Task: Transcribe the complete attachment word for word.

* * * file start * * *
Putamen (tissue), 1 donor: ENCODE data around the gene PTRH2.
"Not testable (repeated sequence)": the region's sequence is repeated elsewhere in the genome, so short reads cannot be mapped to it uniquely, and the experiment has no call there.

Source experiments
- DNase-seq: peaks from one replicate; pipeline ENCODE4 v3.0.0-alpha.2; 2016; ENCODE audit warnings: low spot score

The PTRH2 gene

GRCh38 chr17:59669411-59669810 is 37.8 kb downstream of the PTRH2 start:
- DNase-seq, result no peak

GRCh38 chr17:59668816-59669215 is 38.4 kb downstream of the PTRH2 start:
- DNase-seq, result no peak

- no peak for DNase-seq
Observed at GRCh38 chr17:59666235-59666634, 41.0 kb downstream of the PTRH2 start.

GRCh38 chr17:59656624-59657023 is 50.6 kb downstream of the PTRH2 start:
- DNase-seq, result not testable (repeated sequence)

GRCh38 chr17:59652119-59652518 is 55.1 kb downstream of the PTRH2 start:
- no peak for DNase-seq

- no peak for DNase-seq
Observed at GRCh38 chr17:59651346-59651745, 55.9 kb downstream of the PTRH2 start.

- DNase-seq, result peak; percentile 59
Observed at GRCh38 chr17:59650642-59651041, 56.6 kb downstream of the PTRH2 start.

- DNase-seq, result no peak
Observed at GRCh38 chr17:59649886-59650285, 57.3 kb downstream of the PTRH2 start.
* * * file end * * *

Putamen (tissue), 1 donor: ENCODE data around the gene PTRH2.
"Not testable (repeated sequence)": the region's sequence is repeated elsewhere in the genome, so short reads cannot be mapped to it uniquely, and the experiment has no call there.

Source experiments
- DNase-seq: peaks from one replicate; pipeline ENCODE4 v3.0.0-alpha.2; 2016; ENCODE audit warnings: low spot score

The PTRH2 gene

GRCh38 chr17:59669411-59669810 is 37.8 kb downstream of the PTRH2 start:
- DNase-seq, result no peak

GRCh38 chr17:59668816-59669215 is 38.4 kb downstream of the PTRH2 start:
- DNase-seq, result no peak

- no peak for DNase-seq
Observed at GRCh38 chr17:59666235-59666634, 41.0 kb downstream of the PTRH2 start.

GRCh38 chr17:59656624-59657023 is 50.6 kb downstream of the PTRH2 start:
- DNase-seq, result not testable (repeated sequence)

GRCh38 chr17:59652119-59652518 is 55.1 kb downstream of the PTRH2 start:
- no peak for DNase-seq

- no peak for DNase-seq
Observed at GRCh38 chr17:59651346-59651745, 55.9 kb downstream of the PTRH2 start.

- DNase-seq, result peak; percentile 59
Observed at GRCh38 chr17:59650642-59651041, 56.6 kb downstream of the PTRH2 start.

- DNase-seq, result no peak
Observed at GRCh38 chr17:59649886-59650285, 57.3 kb downstream of the PTRH2 start.